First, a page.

B.o.B. - The Adventures of Bobby Ray

Posted April 26, 2010
Tags: B.o.B,

I know it’s hard for rappers to wait when they see a fleet of Bentleys glistening on the...

The Adventures of Bobby Ray Album Review

I know it’s hard for rappers to wait when they see a fleet of Bentleys glistening on the horizon, but trust me, in hip-hop patience is a virtue. When a rapper is catapulted to fame overnight, without taking the time to truly lay down a foundation, nine-times-out-of-ten they watch that success evaporate faster than Tiger Wood’s marriage (paging Dr. Mims/J-Kwon/etc.). So while I’m sure that B.o.B. truly hoped his debut album The Adventures of Bobby Ray would have dropped in 2008, as he told DJ Z way back when, in retrospect the delay was a blessing in disguise. So now, when the fame and adulation Bobby Ray deserves finally arrives at his doorstep, and to some extent it already has, the man will be in the perfect position to make sure his name stays in the spotlight for years.

After more than two years, at least one dope mixtape and a steadily building downpour of hype now threatening to overflow the levees, B.o.B. is finally ready to flood the game with the sonic torrent that is Adventures. After this many years on the grind Adventures is a “debut” album mostly in name – like when Chris Weinke debuted as Florida State’s QB as a 26 year-old “sophomore” – but no matter what your definition, Adventures is well worth the wait. Don’t worry, I’m going to go deep inside this album, but let me start off by breaking things down for all the slow folks out there: Adventures…of..Bobby Ray…is the…motherfu**king…s**t.

Ready to have your mind blown? Too bad, cause it’s coming anyway. B.o.B.’s breakthrough #1 hit, Nothin on You, was originally written with Lupe Fiasco in mind. Lupe passed, B.o.B. pounced and the rest is history. (I’ll let you ruminate on the divine workings of fate for a moment.) Nothin’ On You has been the smash it is because of B.o.B.’s Avatar-like ability to live simultaneously in different musical worlds. Nothin’ has the hook of a pop-song, the background of a rock song and the verses of a rap song. What’s more, B.o.B. manages to win over the ladies (a must) without coming off as a d-bag and losing the respect of guys; no easy feat. That ability to erase borders is on full display throughout the album, most notably on the gripping Airplanes, a track that finds B.o.B. topping off emotionally honest rhymes with a chorus from Hayley Williams of rock group phenomenon Paramore. Perhaps more surprising is the quickly stuttering Magic, which brings on Weezer frontman Rivers Cuomo for a track that would feel at home on both Power 106 and KROQ (for all you non-L.A. folks those are huge hip-hop and rock radio stations, respectively). Most importantly, these cross-genre blends never feel forced. Unlike The Rebrirth, which Weezy essentially spent screaming “hey, look at me, I’m a rapper doing hard rock,” on Adventures B.o.B. pushes boundaries on tracks like Don’t Let Me Fall easily, naturally, effortlessly. Take notes, this is how it’s done.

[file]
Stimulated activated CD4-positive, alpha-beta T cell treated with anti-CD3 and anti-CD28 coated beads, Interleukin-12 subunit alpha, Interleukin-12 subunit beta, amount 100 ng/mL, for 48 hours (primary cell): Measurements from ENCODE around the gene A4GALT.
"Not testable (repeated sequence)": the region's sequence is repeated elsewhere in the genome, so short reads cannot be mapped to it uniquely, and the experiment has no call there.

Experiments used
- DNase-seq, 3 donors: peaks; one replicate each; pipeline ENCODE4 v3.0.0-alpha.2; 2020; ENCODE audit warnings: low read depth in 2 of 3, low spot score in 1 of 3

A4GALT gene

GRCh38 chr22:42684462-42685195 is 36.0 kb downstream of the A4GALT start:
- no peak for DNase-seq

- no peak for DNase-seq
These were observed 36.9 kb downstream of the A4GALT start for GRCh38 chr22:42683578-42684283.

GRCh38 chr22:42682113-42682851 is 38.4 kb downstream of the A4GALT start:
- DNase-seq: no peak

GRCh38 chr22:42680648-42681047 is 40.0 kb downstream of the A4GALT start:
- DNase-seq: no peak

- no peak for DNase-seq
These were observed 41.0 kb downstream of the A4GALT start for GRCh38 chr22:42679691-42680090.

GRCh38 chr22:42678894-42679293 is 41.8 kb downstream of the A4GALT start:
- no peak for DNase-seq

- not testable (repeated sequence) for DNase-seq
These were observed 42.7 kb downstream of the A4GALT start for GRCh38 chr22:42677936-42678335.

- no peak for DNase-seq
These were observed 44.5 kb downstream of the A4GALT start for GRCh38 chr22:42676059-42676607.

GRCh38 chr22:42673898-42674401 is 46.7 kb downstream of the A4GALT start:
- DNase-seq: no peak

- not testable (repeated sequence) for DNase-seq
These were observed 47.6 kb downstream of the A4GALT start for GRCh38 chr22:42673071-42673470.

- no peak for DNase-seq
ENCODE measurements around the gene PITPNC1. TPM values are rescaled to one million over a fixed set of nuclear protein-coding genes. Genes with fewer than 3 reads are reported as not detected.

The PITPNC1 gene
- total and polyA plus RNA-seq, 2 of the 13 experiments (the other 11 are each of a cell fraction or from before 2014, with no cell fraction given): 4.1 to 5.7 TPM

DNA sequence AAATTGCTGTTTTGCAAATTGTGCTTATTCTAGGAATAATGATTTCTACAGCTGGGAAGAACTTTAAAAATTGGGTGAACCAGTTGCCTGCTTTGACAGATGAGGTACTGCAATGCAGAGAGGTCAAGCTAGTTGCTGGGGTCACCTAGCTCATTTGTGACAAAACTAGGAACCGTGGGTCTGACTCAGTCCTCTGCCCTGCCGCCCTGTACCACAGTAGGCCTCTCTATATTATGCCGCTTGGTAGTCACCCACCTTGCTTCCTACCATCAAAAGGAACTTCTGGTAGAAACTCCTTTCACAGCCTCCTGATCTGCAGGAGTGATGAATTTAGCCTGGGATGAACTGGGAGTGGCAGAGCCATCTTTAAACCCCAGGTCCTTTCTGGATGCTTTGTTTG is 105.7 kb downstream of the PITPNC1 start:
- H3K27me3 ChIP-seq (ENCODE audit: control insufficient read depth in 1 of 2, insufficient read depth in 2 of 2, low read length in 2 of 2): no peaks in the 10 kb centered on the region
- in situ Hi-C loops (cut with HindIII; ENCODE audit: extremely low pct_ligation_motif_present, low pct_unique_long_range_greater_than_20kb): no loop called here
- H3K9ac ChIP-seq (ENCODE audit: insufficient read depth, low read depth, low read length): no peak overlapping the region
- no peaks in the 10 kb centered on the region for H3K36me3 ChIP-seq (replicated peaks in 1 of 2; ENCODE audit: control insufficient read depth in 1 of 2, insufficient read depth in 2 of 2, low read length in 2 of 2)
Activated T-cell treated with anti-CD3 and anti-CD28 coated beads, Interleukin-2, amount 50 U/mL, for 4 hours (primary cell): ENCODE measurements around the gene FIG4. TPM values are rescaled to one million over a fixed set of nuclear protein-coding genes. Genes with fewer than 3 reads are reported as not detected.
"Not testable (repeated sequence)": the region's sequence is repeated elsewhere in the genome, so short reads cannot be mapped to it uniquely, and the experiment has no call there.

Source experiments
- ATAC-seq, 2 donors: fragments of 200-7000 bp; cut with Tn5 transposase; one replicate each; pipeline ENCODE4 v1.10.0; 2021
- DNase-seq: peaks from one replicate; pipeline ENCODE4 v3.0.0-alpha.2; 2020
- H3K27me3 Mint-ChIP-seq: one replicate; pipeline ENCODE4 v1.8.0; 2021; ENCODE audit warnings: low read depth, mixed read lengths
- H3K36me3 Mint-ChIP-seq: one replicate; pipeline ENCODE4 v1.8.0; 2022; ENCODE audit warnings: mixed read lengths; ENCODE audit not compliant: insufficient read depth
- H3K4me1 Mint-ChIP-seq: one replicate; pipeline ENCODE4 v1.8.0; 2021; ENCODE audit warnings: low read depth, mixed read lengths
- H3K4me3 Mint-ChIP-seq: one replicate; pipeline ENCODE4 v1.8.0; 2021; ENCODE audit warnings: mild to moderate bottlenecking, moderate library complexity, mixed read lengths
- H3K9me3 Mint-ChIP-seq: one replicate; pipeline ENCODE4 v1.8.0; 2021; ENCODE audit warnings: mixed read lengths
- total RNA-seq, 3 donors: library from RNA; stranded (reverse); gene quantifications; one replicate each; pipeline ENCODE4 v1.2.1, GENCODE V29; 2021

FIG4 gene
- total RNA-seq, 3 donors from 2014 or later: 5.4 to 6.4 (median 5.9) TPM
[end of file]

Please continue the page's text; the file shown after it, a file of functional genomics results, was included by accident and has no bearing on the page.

For all his sonic wanderings, B.o.B.’s homeland is and always will be hip-hop nation, and he makes sure to spend plenty of time at home on Adventures, starting with Bet I Bust. The album’s most overtly rap-centric cut, Bet I Bust is proof that if provoked Bobby can kills mics (and blunts) with the best of them, including track mates T.I. and Playboy Tre. While his flows are often compared to Andre 3K, it’d be more accurate to compare his metaphor laced lyrics and high-caliber rhyme style to Big Boi. Still, whatever his influences, in the end Bobby always remains his own man, much like the aforementioned Fiasco, who joins him on the smoky and defiantly bouncing Past These Shades, and the destructively unique Eminem, who delivers an uppercut to B.o.B.’s jab on the devastating Airplanes (Pt. 2). For the record, that’s T.I., Lupe and Eminem that B.o.B. holds his own next too. Respect.

Let’s finish this review by focusing on who B.o.B. is, not who he sounds like. Just take Fame, a track that’s my favorite on the album not only because Jim Jonsin crafts a beat that’s sticks in your head like a shotgun shell to the dome but because Bobby dodges and weaves in and out of the big band production like Sugar Ray Robinson in his prime. The same could be said of the dancehall-tinged The Kids and the starkly done Ghost in the Machine, both tracks that could only have come from the mind of one man, and that man’s name is B.o.B…or Bobby Ray. Regardless, it’s the music that matters, not the moniker, and if The Adventures of Bobby Ray is any indication, the music is some of the most exciting work we’ve heard in a minute. The wait is finally over. B.o.B. has arrived.

DJBooth Rating - 4 Spins

Written by
Posted April 26, 2010
Get The PLUG app by DJBooth and get the best hip-hop writing and news delivered daily.

Related Songs & Features


B.o.B. - Generation Lost

By Burmy | Posted September 24, 2008
Artist(s): B.o.B
Sample Text - Sample Link

More Hip Hop News

Best of DJBooth